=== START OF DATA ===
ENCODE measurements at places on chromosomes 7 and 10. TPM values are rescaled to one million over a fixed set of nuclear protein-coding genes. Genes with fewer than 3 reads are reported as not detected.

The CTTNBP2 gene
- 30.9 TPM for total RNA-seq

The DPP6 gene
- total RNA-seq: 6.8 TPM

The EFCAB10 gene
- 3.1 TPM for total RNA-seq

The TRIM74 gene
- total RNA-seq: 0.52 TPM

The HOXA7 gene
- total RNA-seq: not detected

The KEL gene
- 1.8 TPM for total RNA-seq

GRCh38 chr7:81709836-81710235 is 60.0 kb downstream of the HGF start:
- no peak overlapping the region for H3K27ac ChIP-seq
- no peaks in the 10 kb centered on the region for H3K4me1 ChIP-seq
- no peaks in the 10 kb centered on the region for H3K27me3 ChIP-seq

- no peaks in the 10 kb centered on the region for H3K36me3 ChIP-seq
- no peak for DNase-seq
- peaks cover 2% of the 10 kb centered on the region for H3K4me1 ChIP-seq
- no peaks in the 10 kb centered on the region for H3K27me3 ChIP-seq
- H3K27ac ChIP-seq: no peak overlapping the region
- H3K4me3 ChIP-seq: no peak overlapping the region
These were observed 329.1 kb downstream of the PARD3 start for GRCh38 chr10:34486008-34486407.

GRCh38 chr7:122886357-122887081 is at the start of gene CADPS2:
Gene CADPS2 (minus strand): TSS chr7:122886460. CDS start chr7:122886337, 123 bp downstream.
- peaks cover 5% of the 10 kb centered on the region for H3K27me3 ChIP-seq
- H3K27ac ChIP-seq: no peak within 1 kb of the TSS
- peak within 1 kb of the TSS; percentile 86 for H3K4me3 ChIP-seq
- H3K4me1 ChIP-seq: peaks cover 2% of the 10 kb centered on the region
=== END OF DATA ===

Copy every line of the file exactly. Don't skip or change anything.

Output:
ENCODE measurements at places on chromosomes 7 and 10. TPM values are rescaled to one million over a fixed set of nuclear protein-coding genes. Genes with fewer than 3 reads are reported as not detected.

The CTTNBP2 gene
- 30.9 TPM for total RNA-seq

The DPP6 gene
- total RNA-seq: 6.8 TPM

The EFCAB10 gene
- 3.1 TPM for total RNA-seq

The TRIM74 gene
- total RNA-seq: 0.52 TPM

The HOXA7 gene
- total RNA-seq: not detected

The KEL gene
- 1.8 TPM for total RNA-seq

GRCh38 chr7:81709836-81710235 is 60.0 kb downstream of the HGF start:
- no peak overlapping the region for H3K27ac ChIP-seq
- no peaks in the 10 kb centered on the region for H3K4me1 ChIP-seq
- no peaks in the 10 kb centered on the region for H3K27me3 ChIP-seq

- no peaks in the 10 kb centered on the region for H3K36me3 ChIP-seq
- no peak for DNase-seq
- peaks cover 2% of the 10 kb centered on the region for H3K4me1 ChIP-seq
- no peaks in the 10 kb centered on the region for H3K27me3 ChIP-seq
- H3K27ac ChIP-seq: no peak overlapping the region
- H3K4me3 ChIP-seq: no peak overlapping the region
These were observed 329.1 kb downstream of the PARD3 start for GRCh38 chr10:34486008-34486407.

GRCh38 chr7:122886357-122887081 is at the start of gene CADPS2:
Gene CADPS2 (minus strand): TSS chr7:122886460. CDS start chr7:122886337, 123 bp downstream.
- peaks cover 5% of the 10 kb centered on the region for H3K27me3 ChIP-seq
- H3K27ac ChIP-seq: no peak within 1 kb of the TSS
- peak within 1 kb of the TSS; percentile 86 for H3K4me3 ChIP-seq
- H3K4me1 ChIP-seq: peaks cover 2% of the 10 kb centered on the region